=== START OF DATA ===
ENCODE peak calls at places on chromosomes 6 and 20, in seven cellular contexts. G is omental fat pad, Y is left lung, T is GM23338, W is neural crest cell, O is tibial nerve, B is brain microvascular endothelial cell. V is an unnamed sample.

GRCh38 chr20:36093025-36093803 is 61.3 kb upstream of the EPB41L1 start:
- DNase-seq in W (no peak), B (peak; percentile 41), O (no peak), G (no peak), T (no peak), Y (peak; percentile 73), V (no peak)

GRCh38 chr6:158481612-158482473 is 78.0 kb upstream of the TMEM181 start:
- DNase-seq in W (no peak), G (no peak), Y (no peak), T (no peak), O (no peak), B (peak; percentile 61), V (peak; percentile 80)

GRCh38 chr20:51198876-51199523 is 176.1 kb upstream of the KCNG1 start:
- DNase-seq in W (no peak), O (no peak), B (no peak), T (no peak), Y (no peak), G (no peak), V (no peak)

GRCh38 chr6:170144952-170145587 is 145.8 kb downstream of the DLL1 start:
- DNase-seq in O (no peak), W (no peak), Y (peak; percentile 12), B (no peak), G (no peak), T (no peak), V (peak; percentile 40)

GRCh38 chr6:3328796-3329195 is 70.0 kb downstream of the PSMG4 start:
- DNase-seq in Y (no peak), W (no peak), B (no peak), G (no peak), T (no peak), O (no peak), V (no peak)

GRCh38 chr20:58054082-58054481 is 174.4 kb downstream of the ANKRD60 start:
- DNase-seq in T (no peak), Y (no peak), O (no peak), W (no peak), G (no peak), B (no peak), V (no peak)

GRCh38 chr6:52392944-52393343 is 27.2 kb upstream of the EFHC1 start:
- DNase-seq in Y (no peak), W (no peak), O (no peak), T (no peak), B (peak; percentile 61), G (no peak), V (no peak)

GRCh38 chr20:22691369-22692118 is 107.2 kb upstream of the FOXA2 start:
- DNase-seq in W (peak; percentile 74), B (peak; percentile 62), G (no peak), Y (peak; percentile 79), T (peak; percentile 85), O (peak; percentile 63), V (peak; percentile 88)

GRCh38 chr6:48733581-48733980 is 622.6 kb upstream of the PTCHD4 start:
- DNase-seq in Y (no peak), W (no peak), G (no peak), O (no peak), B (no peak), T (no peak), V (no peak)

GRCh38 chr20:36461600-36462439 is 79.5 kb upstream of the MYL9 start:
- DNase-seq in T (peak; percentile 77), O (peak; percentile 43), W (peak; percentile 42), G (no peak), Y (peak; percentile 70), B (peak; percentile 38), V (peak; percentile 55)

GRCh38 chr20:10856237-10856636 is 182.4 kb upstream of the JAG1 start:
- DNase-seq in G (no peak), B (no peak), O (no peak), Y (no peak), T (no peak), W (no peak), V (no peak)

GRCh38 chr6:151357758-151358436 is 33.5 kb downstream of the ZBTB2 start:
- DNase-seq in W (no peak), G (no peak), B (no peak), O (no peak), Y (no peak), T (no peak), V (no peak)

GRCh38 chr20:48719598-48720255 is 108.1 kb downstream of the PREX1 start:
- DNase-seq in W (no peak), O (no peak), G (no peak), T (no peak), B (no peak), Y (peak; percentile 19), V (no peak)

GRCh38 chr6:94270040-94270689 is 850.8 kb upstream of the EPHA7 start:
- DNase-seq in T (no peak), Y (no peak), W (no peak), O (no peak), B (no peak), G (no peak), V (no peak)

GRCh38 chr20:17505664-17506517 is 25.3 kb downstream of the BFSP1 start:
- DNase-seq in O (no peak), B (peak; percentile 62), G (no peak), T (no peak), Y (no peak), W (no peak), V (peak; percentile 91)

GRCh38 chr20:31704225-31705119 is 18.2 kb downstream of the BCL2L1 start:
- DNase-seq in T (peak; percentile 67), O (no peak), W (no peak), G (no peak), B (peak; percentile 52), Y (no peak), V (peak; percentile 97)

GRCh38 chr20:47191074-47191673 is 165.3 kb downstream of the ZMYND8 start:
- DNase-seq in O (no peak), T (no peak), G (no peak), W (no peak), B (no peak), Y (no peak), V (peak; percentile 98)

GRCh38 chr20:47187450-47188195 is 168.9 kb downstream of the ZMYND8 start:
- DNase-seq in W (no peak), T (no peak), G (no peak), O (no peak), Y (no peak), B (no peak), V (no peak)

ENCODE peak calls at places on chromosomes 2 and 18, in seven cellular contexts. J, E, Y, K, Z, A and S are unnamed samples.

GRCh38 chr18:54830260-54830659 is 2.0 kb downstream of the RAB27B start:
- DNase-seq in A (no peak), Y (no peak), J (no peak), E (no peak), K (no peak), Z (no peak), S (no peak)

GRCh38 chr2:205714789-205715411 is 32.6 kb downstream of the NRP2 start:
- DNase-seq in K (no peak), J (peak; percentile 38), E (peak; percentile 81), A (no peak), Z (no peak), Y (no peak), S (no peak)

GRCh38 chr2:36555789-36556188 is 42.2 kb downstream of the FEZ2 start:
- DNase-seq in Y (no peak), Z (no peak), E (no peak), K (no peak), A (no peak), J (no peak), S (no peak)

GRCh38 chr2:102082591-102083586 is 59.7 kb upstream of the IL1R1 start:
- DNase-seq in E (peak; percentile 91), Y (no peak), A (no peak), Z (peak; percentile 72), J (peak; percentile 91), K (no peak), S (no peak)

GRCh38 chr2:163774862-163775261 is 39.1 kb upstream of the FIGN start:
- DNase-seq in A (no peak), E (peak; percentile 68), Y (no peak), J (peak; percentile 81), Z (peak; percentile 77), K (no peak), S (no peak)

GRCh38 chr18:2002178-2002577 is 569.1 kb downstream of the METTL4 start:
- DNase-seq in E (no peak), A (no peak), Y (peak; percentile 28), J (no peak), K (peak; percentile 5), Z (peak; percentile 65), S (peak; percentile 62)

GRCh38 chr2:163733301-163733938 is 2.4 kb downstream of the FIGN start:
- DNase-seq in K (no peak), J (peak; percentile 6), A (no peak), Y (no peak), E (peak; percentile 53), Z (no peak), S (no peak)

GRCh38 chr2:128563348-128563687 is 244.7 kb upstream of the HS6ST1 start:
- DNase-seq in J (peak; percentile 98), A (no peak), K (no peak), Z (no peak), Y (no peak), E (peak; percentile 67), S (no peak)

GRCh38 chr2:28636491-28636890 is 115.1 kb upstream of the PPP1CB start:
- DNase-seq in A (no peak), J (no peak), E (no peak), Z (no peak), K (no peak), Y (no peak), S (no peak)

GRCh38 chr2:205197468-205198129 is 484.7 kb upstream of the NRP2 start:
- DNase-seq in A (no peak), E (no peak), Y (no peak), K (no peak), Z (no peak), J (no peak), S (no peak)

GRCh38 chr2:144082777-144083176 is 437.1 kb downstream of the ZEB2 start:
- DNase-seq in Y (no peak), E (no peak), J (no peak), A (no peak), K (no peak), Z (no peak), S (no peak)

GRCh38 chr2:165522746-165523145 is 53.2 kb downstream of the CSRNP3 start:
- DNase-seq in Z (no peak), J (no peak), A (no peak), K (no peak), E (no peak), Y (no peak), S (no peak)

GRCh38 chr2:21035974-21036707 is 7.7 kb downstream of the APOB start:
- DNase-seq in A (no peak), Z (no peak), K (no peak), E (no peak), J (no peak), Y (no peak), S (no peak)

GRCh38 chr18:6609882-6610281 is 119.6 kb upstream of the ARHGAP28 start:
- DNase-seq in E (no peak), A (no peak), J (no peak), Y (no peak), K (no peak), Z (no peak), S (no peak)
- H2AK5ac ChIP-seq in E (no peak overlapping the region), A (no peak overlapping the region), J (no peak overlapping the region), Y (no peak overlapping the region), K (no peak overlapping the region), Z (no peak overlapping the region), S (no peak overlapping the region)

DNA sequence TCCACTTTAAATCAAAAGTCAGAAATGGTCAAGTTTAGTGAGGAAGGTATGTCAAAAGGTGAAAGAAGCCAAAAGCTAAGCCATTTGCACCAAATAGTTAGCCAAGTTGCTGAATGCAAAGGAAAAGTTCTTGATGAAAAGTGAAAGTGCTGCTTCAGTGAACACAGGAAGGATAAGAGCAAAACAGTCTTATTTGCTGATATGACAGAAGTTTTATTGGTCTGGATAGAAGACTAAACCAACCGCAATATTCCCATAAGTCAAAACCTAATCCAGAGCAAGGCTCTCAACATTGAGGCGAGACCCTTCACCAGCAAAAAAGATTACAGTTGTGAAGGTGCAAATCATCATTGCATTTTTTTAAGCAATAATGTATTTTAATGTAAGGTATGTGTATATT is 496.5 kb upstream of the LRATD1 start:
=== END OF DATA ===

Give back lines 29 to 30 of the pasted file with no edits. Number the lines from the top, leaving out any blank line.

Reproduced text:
- DNase-seq in T (no peak), Y (no peak), W (no peak), O (no peak), B (no peak), G (no peak), V (no peak)

GRCh38 chr20:17505664-17506517 is 25.3 kb downstream of the BFSP1 start: